Fermented Cherry Tomatoes Recipe using the Easy Fermenter Kit
Sometimes we can’t resist all the varieties of delicious cherry tomato seeds, so we plant them ALL! And then they ripen… and we realize there are only so many cherry tomatoes we can eat fresh. This Fermented Cherry Tomatoes recipe is a great way to preserve that abundance!
These Fermented Cherry Tomatoes are like little fizzy bombs that go off in your mouth. What’s cool about these, is that the fermentation takes place INSIDE the tomatoes! So it’s like a fun, fizzy surprise when you bite into one.
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I hate seeing garden produce go to waste. We worked so hard to grow that food, that I don’t want to waste any of it if I can help it. But sometimes it’s not quite enough produce to fill up our canner.
What I love about fermenting, is it’s so simple to just do ONE JAR of something. You don’t need to haul out your big canning equipment, just a mason jar, a weight, and a fermentation lid if you have one. (If you don’t, that’s ok, I’ll give alternate directions).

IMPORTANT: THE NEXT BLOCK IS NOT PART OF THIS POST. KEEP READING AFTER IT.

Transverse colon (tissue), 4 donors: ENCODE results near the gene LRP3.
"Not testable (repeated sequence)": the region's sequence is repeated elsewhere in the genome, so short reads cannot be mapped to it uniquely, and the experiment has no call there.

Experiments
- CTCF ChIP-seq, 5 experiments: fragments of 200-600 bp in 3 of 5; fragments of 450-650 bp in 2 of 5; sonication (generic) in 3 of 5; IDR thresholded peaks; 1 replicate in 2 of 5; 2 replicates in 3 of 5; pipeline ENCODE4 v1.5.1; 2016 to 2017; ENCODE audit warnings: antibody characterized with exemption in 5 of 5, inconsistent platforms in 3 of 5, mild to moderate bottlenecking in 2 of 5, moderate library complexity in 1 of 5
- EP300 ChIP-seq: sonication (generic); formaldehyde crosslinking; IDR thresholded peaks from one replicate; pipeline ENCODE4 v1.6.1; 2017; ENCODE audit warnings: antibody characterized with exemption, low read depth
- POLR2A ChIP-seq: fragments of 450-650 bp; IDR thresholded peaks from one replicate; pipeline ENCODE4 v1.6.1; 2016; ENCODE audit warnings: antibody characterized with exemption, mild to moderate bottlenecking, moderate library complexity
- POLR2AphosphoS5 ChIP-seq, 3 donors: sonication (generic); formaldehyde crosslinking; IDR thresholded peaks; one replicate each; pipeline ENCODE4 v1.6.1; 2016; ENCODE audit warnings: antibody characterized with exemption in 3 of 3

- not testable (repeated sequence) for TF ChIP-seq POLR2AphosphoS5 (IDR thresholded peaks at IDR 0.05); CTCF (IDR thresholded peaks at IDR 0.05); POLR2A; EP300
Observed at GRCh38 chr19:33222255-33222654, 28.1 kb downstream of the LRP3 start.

Fermenting is also incredibly healthy. Since you’re not heating the food or the brine, everything stays raw, so it maintains all those beneficial nutrients.
Fermented foods are high in beneficial bacteria, which helps support good gut health.
It’s also delicious! Fermented foods have a tangy fizz that you’ll find yourself craving once you start eating them.
Ways to use Fermented Cherry Tomatoes
You can simply pop them into your mouth as a delicious, gut-healthy snack, add them to salads, or serve them as a quick, easy side for any meal. I always like to have something fermented with all my meals, to aid with digestion.
How to make Fermented Cherry Tomatoes
Fermented cherry tomatoes are so simple to make, it will only take you about 5 minutes once you have all your ingredients assembled.
All you’ll need is some FIRM, preferably slightly under-ripe, cherry tomatoes, herbs and spices of your choice, some sea salt, and filtered water.